During the fiscal year that ended in October, Monroe County Hospital gave away $1.1 million in uncompensated medical care.
A sizable amount of that, hospital officials figure, was to uninsured patients who came to the hospital’s emergency room seeking non-emergency — and sometimes even routine — care.
“Emergency rooms all over the country are deluged with people seeking primary care,” said hospital CEO Kay Floyd.
“They don’t have anywhere else to go,” said Greg Dent, CEO and president of Community Health Works, an area nonprofit.
In Monroe County, they do now.
Last month, the hospital opened a new clinic, Monroe Primary Care, to provide a new “access point” for the uninsured, while at the same time lowering costs and freeing up emergency rooms for heart attacks and other real emergencies.
“We want to relieve the emergency room of the non-emergency patient so those resources can be spent on the patients who need that emergency care,” said Floyd.
The uninsured accounted for almost one-fifth of the 120 million hospital-based emergency department visits in 2006, according to data released this summer by the U.S. Department of Health and Human Services.
“The same care is much more reasonably priced than if you have an emergency room-trained physician taking care of a sore throat,” Floyd said. “Until now, they’ve had to go get care in what is the most expensive point of care.”
The office is not a free clinic. Patients are charged based on their abilities to pay according to a sliding scale using federal poverty guidelines. And the clinic is not just for the uninsured. It accepts Medicare, Medicaid and coverage from all the same insurance companies as the hospital.
The clinic is also not just for urgent visits. In addition to treating episodic illnesses and minor injuries, the office provides a range of services that include chronic disease management, complete physical exams, immunizations and women’s health care.
“Basically everything you can find at a primary care physician, you can find here,” said clinical director Tammy Barnett, one of two board-certified family nurse practitioners who provides care at the clinic.
‘CONTINUITY OF CARE’
Funding for the clinic, located at 235 Medical Court in a former doctor’s office, comes from a $625,000 Emergency Room Diversion grant, obtained by Community Health Works through the state Office of Rural Health.
The money paid is not only for renovations but also for supplies and staffing for two years, after which time the clinic must be self-sufficient, officials said.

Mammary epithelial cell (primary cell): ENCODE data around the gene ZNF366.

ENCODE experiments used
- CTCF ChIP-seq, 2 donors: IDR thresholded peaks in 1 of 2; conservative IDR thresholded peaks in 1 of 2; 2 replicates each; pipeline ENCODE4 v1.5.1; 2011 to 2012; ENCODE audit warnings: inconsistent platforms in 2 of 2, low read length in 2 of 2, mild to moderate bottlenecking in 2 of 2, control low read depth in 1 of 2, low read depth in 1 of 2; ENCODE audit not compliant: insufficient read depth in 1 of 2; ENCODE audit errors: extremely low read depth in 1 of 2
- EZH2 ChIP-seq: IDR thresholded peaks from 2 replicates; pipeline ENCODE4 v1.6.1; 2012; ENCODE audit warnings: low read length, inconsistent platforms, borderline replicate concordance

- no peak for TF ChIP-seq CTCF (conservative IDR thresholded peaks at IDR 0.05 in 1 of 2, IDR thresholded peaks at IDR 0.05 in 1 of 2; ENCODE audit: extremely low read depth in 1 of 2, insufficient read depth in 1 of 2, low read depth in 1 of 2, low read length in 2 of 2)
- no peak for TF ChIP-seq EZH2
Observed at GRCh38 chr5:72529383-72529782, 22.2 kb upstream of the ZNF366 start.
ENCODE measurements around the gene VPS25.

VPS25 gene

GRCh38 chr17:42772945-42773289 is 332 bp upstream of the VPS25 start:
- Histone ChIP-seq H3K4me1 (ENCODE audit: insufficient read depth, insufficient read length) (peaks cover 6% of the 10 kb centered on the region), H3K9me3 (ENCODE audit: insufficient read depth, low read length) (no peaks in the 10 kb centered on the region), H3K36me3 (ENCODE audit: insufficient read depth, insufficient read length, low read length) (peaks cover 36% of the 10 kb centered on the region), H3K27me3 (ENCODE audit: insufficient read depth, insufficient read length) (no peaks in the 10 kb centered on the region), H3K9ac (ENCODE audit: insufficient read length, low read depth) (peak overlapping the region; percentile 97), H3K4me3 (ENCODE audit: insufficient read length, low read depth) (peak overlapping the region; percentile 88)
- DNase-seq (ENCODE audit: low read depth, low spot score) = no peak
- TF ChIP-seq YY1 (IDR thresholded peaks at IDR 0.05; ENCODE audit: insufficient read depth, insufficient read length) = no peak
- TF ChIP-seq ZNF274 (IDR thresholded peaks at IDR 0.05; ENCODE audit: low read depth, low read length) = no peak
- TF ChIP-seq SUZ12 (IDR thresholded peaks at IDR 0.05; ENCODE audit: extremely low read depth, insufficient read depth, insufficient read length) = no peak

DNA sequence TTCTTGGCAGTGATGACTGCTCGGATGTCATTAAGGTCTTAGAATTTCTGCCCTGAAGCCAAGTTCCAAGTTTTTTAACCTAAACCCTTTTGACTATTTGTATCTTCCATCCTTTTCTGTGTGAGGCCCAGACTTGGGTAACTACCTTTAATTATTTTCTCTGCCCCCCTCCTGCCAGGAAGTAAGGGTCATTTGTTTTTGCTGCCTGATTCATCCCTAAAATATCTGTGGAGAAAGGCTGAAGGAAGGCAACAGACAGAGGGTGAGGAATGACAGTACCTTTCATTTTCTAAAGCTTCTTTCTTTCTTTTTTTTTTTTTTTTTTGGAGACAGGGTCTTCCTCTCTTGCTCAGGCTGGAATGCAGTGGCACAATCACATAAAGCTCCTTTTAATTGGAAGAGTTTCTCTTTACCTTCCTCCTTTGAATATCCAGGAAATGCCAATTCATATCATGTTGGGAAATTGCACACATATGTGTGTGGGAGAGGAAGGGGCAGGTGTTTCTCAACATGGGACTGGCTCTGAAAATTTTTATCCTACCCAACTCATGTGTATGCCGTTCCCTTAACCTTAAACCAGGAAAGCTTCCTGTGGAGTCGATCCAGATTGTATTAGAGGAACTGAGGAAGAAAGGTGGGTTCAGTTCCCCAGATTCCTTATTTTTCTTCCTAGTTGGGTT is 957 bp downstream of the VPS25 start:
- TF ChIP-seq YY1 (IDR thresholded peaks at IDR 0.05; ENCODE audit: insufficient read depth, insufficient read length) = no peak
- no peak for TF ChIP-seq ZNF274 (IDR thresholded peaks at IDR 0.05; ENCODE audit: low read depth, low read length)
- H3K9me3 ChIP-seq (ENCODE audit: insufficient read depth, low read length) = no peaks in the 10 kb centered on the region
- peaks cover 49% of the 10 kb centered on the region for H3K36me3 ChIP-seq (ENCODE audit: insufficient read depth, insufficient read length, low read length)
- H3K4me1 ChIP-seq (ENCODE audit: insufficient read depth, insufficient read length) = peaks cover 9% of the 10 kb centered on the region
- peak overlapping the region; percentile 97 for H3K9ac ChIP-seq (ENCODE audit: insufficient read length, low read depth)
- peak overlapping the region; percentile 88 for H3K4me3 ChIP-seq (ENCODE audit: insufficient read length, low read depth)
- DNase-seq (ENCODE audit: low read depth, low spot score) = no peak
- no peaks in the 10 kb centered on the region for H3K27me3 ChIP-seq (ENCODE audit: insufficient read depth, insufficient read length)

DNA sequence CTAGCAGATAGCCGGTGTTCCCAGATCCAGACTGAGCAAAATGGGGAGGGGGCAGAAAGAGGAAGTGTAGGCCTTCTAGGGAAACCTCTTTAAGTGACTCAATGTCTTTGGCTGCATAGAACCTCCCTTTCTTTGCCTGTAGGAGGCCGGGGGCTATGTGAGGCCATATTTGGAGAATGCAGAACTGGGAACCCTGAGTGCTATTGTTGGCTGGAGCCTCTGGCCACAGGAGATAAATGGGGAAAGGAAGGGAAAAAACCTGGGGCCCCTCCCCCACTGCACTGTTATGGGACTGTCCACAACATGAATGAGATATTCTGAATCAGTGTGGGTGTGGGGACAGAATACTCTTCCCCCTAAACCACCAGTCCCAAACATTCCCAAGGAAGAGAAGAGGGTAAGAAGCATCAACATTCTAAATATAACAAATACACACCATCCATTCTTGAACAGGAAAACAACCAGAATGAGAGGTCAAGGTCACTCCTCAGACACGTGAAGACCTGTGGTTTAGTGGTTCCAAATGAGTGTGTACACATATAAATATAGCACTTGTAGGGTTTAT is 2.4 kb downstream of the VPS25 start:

The clinic features five exam rooms, as well as a lab for on-site testing. Community Health Works also has a staffer, Glenda Fowler, in-house for a prescription assistance program for patients. “There’s a good bit of paperwork involved,” Fowler said.
The clinic is open from 8:30 a.m. to 5 p.m. Mondays through Fridays, but plans call for extending hours until 8 p.m. two days each week.
Since it opened Sept. 15, the clinic has seen more than 230 patients, both uninsured and insured.
“We’ve had a good mix,” said Barnett.
Drs. Jeremy Goodwin and Stephen Taunton Sr. serve as the clinic’s medical directors and can be called in for consultation when needed.
“We could throw a rock to both of their offices,” said Floyd.
The hospital is just across the street, so patients easily can be referred there in case of emergency or for hospitalization.
Floyd said the emergency room serves about 25 to 30 patients a day, but that number should go down once more people learn of the clinic.
“Until we opened this center, the ER was the primary access point to care. We have a lot of physicians here, but there’s certainly a need for an access point for the uninsured,” she said. “With these hard economic times, some people don’t have $50 or $100 to pay up front to see the doctors.”
The clinic sees patients age 2 to “end of life.” Barnett said she and fellow family practitioner Patti Hill want to establish physician-patient relationships just like in any other doctor’s office. That “continuity of care” will lead to better health outcomes, she said.
“They’re not waiting until the last moment, when they’re in dire straits,” said Barnett. “We want to provide a medical home for those patients who otherwise would not have one.”
Christine Wynn of Forsyth usually drives to Coliseum Northside Hospital in Macon when she needs treatment. She was at the clinic Monday for a follow-up visit after seeing Barnett the previous week.
“I was feeling bad, and I didn’t feel like I could drive that far,” she said.
Wynn said she got “excellent” service and would use the clinic again.
“I sure will, and I’ll recommend others.”
To contact writer Rodney Manley, call 744-4623.